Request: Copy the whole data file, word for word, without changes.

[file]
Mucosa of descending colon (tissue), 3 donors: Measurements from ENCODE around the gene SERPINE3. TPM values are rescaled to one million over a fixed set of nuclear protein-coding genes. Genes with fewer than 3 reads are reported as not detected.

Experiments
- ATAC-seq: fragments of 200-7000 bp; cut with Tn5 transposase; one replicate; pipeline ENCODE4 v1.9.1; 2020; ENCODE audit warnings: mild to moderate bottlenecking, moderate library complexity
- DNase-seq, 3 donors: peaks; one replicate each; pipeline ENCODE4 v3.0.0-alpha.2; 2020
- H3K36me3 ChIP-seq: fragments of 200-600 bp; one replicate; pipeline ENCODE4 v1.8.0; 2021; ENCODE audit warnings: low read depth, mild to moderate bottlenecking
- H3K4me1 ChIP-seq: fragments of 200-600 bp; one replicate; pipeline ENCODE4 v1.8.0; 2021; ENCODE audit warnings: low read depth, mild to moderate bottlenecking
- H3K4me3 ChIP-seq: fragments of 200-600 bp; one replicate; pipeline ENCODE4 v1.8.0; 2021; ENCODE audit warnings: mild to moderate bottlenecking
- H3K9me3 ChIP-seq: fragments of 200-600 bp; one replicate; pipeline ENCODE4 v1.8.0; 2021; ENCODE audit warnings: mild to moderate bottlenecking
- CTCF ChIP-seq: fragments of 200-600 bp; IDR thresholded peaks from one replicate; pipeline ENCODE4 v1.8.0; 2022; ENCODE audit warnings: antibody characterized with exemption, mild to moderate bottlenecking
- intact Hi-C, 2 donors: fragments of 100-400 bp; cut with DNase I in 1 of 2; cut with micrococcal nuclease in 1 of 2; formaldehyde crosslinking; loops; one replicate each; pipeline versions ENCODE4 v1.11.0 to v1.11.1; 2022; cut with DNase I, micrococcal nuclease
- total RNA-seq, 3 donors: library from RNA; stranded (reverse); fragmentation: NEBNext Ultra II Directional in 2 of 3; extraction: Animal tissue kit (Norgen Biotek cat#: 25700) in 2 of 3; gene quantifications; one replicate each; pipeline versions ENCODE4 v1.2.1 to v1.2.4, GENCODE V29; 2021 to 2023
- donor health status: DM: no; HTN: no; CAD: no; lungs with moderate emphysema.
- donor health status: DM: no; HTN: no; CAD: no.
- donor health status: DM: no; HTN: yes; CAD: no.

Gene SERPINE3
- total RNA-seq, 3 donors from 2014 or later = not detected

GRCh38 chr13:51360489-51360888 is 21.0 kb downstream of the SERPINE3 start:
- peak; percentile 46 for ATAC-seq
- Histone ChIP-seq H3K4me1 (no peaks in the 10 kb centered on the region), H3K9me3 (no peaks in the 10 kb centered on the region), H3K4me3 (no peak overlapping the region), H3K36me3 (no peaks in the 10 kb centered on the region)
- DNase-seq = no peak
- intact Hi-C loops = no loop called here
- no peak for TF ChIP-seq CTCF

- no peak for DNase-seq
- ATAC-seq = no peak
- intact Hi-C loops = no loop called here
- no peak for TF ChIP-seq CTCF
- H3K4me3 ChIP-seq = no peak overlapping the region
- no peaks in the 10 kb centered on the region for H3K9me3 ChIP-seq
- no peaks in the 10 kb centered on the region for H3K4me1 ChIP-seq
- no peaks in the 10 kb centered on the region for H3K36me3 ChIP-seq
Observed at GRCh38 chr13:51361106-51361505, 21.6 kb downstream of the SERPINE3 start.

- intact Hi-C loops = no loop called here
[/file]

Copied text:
Mucosa of descending colon (tissue), 3 donors: Measurements from ENCODE around the gene SERPINE3. TPM values are rescaled to one million over a fixed set of nuclear protein-coding genes. Genes with fewer than 3 reads are reported as not detected.

Experiments
- ATAC-seq: fragments of 200-7000 bp; cut with Tn5 transposase; one replicate; pipeline ENCODE4 v1.9.1; 2020; ENCODE audit warnings: mild to moderate bottlenecking, moderate library complexity
- DNase-seq, 3 donors: peaks; one replicate each; pipeline ENCODE4 v3.0.0-alpha.2; 2020
- H3K36me3 ChIP-seq: fragments of 200-600 bp; one replicate; pipeline ENCODE4 v1.8.0; 2021; ENCODE audit warnings: low read depth, mild to moderate bottlenecking
- H3K4me1 ChIP-seq: fragments of 200-600 bp; one replicate; pipeline ENCODE4 v1.8.0; 2021; ENCODE audit warnings: low read depth, mild to moderate bottlenecking
- H3K4me3 ChIP-seq: fragments of 200-600 bp; one replicate; pipeline ENCODE4 v1.8.0; 2021; ENCODE audit warnings: mild to moderate bottlenecking
- H3K9me3 ChIP-seq: fragments of 200-600 bp; one replicate; pipeline ENCODE4 v1.8.0; 2021; ENCODE audit warnings: mild to moderate bottlenecking
- CTCF ChIP-seq: fragments of 200-600 bp; IDR thresholded peaks from one replicate; pipeline ENCODE4 v1.8.0; 2022; ENCODE audit warnings: antibody characterized with exemption, mild to moderate bottlenecking
- intact Hi-C, 2 donors: fragments of 100-400 bp; cut with DNase I in 1 of 2; cut with micrococcal nuclease in 1 of 2; formaldehyde crosslinking; loops; one replicate each; pipeline versions ENCODE4 v1.11.0 to v1.11.1; 2022; cut with DNase I, micrococcal nuclease
- total RNA-seq, 3 donors: library from RNA; stranded (reverse); fragmentation: NEBNext Ultra II Directional in 2 of 3; extraction: Animal tissue kit (Norgen Biotek cat#: 25700) in 2 of 3; gene quantifications; one replicate each; pipeline versions ENCODE4 v1.2.1 to v1.2.4, GENCODE V29; 2021 to 2023
- donor health status: DM: no; HTN: no; CAD: no; lungs with moderate emphysema.
- donor health status: DM: no; HTN: no; CAD: no.
- donor health status: DM: no; HTN: yes; CAD: no.

Gene SERPINE3
- total RNA-seq, 3 donors from 2014 or later = not detected

GRCh38 chr13:51360489-51360888 is 21.0 kb downstream of the SERPINE3 start:
- peak; percentile 46 for ATAC-seq
- Histone ChIP-seq H3K4me1 (no peaks in the 10 kb centered on the region), H3K9me3 (no peaks in the 10 kb centered on the region), H3K4me3 (no peak overlapping the region), H3K36me3 (no peaks in the 10 kb centered on the region)
- DNase-seq = no peak
- intact Hi-C loops = no loop called here
- no peak for TF ChIP-seq CTCF

- no peak for DNase-seq
- ATAC-seq = no peak
- intact Hi-C loops = no loop called here
- no peak for TF ChIP-seq CTCF
- H3K4me3 ChIP-seq = no peak overlapping the region
- no peaks in the 10 kb centered on the region for H3K9me3 ChIP-seq
- no peaks in the 10 kb centered on the region for H3K4me1 ChIP-seq
- no peaks in the 10 kb centered on the region for H3K36me3 ChIP-seq
Observed at GRCh38 chr13:51361106-51361505, 21.6 kb downstream of the SERPINE3 start.

- intact Hi-C loops = no loop called here